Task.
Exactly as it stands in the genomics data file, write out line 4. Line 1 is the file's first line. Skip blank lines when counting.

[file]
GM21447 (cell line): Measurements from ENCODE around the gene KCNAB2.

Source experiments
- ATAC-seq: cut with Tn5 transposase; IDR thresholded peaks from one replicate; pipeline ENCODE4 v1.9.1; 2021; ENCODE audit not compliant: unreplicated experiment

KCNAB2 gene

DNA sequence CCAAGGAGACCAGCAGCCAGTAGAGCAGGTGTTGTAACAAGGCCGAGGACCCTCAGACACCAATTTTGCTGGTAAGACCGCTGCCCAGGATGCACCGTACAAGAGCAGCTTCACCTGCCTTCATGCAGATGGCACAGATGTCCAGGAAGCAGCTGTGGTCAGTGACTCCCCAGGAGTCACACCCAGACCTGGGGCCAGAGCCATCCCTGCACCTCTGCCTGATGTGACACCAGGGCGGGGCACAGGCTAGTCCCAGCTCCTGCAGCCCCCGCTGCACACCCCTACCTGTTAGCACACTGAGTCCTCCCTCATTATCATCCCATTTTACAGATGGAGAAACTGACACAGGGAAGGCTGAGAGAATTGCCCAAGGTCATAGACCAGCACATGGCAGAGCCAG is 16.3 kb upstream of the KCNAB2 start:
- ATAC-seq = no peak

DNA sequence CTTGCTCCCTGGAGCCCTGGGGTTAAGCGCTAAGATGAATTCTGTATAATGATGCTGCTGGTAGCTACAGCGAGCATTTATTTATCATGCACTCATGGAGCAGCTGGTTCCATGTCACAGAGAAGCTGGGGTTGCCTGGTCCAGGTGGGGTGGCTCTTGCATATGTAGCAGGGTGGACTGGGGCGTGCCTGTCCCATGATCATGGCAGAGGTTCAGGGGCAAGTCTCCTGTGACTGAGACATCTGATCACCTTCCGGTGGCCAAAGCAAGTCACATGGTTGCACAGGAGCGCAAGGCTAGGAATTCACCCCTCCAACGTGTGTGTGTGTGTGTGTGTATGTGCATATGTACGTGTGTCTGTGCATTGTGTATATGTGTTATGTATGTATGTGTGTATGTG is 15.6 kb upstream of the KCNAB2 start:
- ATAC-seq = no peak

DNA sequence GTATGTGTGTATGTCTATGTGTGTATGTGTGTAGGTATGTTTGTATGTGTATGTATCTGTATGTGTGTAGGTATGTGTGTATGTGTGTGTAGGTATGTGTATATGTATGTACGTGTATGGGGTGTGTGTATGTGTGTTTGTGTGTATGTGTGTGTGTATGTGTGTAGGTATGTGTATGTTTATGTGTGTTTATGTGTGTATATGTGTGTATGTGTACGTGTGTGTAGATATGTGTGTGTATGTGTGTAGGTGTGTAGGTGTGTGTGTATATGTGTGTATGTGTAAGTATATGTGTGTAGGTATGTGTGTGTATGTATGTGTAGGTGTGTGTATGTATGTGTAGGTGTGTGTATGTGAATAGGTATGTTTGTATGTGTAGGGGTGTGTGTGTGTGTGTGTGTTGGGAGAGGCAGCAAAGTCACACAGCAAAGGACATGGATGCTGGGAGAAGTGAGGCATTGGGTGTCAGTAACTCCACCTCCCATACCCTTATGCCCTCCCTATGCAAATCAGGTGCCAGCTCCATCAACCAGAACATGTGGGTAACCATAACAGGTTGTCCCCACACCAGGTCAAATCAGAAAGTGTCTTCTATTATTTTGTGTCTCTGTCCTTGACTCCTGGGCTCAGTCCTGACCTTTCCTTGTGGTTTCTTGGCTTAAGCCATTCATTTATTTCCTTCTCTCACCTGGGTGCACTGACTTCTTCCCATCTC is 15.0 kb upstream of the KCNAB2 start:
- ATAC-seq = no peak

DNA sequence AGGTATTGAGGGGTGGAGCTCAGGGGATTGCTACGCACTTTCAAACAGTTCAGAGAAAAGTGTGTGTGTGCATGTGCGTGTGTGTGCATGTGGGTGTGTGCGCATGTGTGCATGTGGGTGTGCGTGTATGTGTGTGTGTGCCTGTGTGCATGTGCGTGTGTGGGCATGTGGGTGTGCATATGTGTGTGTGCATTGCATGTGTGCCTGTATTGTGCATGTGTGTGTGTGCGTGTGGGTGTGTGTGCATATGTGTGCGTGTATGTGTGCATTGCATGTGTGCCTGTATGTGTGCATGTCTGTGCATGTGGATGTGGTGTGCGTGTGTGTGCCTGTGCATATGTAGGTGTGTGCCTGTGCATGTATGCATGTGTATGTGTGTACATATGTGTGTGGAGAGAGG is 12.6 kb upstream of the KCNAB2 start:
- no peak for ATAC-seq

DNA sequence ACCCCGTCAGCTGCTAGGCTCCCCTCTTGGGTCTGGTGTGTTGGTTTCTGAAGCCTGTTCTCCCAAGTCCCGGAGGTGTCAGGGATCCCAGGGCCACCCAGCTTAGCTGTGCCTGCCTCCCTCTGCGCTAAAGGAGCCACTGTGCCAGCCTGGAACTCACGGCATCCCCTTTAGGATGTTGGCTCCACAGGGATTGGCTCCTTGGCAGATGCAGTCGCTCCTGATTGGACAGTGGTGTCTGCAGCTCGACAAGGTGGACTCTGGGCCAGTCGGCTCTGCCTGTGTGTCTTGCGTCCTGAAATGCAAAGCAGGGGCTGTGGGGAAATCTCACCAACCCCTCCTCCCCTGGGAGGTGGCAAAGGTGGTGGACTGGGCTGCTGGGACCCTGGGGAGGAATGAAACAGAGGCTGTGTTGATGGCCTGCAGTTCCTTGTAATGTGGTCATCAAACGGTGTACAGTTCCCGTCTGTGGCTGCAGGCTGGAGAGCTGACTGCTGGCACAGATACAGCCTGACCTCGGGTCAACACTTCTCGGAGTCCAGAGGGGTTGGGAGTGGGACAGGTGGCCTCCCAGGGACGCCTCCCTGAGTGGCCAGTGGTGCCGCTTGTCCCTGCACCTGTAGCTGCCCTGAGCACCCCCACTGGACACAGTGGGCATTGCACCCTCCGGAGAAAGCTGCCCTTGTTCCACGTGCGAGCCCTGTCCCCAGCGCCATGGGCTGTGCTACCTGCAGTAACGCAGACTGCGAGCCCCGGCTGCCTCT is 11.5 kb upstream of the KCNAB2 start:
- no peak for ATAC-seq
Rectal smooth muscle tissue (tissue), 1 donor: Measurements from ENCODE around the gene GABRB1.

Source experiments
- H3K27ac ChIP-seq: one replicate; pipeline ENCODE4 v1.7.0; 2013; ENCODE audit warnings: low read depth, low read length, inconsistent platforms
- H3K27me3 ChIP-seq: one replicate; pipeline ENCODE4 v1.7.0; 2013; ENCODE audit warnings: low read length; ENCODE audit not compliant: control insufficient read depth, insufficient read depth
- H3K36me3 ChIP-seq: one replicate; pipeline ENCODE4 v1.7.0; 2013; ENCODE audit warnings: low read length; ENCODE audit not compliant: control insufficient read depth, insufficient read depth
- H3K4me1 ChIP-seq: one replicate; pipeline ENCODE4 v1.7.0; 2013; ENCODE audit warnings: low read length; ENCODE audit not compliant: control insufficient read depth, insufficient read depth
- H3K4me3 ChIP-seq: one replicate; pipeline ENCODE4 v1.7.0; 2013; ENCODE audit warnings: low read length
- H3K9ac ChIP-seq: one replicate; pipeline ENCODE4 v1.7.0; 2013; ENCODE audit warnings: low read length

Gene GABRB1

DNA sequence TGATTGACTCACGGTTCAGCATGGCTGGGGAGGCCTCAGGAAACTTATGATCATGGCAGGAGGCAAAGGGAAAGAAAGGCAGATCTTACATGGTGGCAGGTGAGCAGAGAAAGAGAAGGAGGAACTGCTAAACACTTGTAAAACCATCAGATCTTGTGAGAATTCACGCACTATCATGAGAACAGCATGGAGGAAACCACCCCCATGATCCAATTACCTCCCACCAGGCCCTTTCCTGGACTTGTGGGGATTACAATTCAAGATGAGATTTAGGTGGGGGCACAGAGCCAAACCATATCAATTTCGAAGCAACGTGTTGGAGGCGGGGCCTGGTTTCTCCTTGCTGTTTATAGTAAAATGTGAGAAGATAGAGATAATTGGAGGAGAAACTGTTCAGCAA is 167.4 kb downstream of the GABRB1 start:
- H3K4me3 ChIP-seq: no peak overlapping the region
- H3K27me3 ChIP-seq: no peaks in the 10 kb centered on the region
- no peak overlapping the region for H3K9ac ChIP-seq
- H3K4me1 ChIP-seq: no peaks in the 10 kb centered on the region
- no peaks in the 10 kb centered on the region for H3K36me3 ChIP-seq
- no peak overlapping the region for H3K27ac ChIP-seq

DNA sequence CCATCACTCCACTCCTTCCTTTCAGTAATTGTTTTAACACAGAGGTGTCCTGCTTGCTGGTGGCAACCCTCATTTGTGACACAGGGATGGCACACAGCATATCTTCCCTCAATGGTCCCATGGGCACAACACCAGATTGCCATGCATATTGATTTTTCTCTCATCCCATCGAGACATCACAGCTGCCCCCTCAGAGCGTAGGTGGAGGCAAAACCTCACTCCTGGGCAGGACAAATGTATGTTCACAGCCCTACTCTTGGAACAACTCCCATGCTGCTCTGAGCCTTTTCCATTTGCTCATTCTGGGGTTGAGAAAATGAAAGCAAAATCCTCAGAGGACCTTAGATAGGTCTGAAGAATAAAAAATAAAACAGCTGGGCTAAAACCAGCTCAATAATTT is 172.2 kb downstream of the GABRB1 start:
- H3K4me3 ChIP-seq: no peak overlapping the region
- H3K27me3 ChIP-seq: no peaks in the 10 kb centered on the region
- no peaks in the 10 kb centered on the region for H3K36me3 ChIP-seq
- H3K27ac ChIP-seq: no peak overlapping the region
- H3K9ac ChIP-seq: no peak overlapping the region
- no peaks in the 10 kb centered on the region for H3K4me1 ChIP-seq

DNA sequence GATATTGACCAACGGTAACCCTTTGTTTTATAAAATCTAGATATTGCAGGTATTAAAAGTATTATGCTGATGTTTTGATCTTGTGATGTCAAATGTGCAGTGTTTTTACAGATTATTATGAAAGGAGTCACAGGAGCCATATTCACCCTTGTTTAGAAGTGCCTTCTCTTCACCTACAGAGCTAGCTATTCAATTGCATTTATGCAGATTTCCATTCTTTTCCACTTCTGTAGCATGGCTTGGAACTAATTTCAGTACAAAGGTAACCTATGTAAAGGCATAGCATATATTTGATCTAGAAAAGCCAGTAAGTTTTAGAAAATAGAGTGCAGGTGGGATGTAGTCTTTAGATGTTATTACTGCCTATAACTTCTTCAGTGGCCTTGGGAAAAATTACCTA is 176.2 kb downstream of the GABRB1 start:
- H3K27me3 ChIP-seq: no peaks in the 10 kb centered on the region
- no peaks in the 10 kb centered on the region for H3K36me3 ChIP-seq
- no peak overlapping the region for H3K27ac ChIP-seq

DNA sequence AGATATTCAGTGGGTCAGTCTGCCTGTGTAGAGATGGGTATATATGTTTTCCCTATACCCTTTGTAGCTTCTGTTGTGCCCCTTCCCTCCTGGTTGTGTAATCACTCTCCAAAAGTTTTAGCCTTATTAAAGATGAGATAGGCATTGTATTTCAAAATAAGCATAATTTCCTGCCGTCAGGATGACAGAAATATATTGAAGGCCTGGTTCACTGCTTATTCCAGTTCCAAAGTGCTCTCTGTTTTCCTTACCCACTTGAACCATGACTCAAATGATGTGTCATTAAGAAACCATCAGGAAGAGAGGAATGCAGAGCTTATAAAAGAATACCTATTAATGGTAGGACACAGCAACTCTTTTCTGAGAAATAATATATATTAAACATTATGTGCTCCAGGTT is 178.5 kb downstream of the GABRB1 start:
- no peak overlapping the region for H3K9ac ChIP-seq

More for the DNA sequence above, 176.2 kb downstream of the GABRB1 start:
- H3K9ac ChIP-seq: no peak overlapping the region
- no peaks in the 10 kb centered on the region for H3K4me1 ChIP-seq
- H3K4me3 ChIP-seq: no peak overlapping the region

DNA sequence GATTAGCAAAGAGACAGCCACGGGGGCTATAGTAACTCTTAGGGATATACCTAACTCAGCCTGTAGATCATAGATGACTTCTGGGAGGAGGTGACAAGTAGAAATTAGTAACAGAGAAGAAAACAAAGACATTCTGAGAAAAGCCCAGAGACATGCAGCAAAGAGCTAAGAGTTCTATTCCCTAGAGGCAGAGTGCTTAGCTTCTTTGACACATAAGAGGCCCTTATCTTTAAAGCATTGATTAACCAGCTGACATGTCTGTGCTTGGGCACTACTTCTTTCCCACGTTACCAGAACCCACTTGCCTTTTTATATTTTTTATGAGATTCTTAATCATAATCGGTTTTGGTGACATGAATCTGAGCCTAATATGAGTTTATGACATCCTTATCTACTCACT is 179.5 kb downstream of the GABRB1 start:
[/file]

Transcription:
KCNAB2 gene